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(OLD MODEL) Casio CAS PX150 BK 88-Key Touch Sensitive Privia Digital Piano with Tri-Sensor Scaled Hammer Action
- Keyboard: 88 keys, weighted scaled hammer action
- Sound Source: AiR (Acoustic & intelligent Resonator)
- Polyphony (maximum): 128
- Tones: 18 Built-in tones, Duet Mode, Layer, Split, Octave Shift
- Simulator: Hammer Response, Damper Resonance, String Resonance, Lid Simulator
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This item (OLD MODEL) Casio CAS PX150 BK 88-Key Touch Sensitive Privia Digital Piano with Tri-Sensor Scaled Hammer Action
Yamaha YPG-235 76-Key Portable Grand Piano B003FVB7XA
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|Sold By||Zorro Sounds||pixelproaudio||Amazon.com||Amazon.com|
|Item Dimensions||10 x 40 x 20 in||4.8 x 51 x 13.4 in||21.7 x 50.6 x 12.5 in||22.01 x 50.71 x 10.91 in|
|Number of Keys||88||88||73||76|
The new Casio PX-150 represents a significant step in the continuing evolution of the Privia digital piano line. A combination of a new keyboard action and a powerful new sound engine provide a new level of detail, nuance, and expression for a superior grand piano experience in the lightweight and stylish design that Privia is known for.The award-winning grand piano sound in the Privia has been dramatically improved. The new PX-150 utilizes more than three-times the memory of the previous generation for a more natural piano tone. In addition, Casio's new proprietary sound source "AiR" (Acoustic and intelligent Resonator) provides unmatched realism and detail. This engine provides seamless dynamics for a remarkably expressive and powerful performance. For further realism a new Damper Resonance simulator provides the rich sound of the strings when the sustain pedal is used.The PX-150 also features a new redesigned 88-note Tri-sensor scaled hammer action keyboard. This new action features new simulated Ebony and Ivory textured keys for a incredible feel, and its three sensors capture the dynamics of a performance with unparalleled speed and accuracy. To further enhance the experience, the action and the sound engine take into consideration the speed at which different-sized hammers move inside an acoustic grand relative to velocity the keys are pressed.The PX-150 also features a new redesigned 88-note Tri-sensor scaled hammer action keyboard. This new action features new simulated Ebony and Ivory textured keys for a incredible feel, and its three sensors capture the dynamics of a performance with unparalleled speed and accuracy. To further enhance the experience, the action and the sound engine take into consideration the speed at which different-sized hammers move inside an acoustic grand relative to velocity the keys are pressed.NOTE: Power Adapter is included.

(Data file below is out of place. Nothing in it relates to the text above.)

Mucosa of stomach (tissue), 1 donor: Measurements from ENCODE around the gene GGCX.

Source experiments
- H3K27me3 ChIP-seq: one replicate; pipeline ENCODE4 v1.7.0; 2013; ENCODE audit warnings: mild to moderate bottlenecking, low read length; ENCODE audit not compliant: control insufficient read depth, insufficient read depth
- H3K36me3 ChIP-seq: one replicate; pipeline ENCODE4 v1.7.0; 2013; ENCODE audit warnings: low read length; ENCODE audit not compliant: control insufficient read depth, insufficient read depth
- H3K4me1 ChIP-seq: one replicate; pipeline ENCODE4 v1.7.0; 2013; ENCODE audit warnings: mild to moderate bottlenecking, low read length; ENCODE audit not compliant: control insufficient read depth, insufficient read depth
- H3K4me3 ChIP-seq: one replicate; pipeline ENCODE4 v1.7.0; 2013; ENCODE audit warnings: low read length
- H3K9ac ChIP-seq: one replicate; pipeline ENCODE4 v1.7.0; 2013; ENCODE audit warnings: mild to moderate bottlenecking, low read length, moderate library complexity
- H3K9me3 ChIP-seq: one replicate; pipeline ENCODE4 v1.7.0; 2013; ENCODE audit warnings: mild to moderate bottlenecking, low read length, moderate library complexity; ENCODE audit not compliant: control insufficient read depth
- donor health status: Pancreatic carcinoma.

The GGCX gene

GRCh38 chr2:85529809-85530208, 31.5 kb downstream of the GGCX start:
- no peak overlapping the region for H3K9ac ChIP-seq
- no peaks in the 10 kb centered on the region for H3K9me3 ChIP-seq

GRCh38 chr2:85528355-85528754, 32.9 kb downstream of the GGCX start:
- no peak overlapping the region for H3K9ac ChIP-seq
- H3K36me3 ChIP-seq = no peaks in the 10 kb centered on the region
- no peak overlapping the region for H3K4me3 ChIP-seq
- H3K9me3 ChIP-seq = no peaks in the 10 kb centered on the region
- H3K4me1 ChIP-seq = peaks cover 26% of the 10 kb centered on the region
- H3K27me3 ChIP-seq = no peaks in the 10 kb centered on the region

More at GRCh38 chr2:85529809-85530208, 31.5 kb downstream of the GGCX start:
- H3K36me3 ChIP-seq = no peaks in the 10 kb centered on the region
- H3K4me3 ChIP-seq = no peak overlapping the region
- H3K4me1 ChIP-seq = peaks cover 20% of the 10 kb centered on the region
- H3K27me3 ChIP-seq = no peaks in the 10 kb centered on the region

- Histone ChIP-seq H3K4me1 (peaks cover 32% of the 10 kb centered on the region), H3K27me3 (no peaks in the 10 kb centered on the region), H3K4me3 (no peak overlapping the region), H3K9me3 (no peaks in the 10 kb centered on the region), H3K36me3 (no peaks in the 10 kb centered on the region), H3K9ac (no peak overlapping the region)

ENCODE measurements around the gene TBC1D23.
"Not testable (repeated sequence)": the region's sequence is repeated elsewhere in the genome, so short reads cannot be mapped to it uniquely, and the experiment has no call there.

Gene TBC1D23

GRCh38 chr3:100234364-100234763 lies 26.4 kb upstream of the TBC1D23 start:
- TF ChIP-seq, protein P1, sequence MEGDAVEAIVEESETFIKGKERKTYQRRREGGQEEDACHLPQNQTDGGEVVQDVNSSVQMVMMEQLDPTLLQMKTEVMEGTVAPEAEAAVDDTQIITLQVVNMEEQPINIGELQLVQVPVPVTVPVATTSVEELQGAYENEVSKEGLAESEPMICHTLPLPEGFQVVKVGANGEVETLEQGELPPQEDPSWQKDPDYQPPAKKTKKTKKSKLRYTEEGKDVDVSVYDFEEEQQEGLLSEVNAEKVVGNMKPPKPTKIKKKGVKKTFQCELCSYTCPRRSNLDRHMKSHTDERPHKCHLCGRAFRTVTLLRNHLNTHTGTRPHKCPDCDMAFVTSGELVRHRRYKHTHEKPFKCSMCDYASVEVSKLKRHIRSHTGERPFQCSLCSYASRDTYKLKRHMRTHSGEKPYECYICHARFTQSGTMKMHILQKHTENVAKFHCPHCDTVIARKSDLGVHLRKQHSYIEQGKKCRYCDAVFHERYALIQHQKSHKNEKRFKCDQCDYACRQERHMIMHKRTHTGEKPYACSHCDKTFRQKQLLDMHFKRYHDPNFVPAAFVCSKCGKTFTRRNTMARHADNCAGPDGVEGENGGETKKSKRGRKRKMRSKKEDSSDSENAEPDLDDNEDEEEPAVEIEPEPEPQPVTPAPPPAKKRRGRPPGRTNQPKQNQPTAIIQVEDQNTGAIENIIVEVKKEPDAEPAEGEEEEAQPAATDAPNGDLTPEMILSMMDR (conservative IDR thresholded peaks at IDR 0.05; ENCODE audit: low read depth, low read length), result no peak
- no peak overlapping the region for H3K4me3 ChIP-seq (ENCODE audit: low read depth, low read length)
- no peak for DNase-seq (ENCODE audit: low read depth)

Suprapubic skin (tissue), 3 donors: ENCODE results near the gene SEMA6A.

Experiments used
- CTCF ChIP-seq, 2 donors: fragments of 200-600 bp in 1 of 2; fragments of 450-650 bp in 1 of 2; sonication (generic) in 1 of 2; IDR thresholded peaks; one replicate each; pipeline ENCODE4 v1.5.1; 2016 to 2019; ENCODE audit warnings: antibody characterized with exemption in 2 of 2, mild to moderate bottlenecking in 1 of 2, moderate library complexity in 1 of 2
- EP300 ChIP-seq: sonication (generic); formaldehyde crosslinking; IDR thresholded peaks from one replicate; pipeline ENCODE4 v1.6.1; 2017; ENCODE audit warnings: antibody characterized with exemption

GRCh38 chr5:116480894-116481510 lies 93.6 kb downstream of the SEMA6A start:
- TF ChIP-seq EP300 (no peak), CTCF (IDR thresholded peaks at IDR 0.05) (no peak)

From the Manufacturer
Top Customer Reviews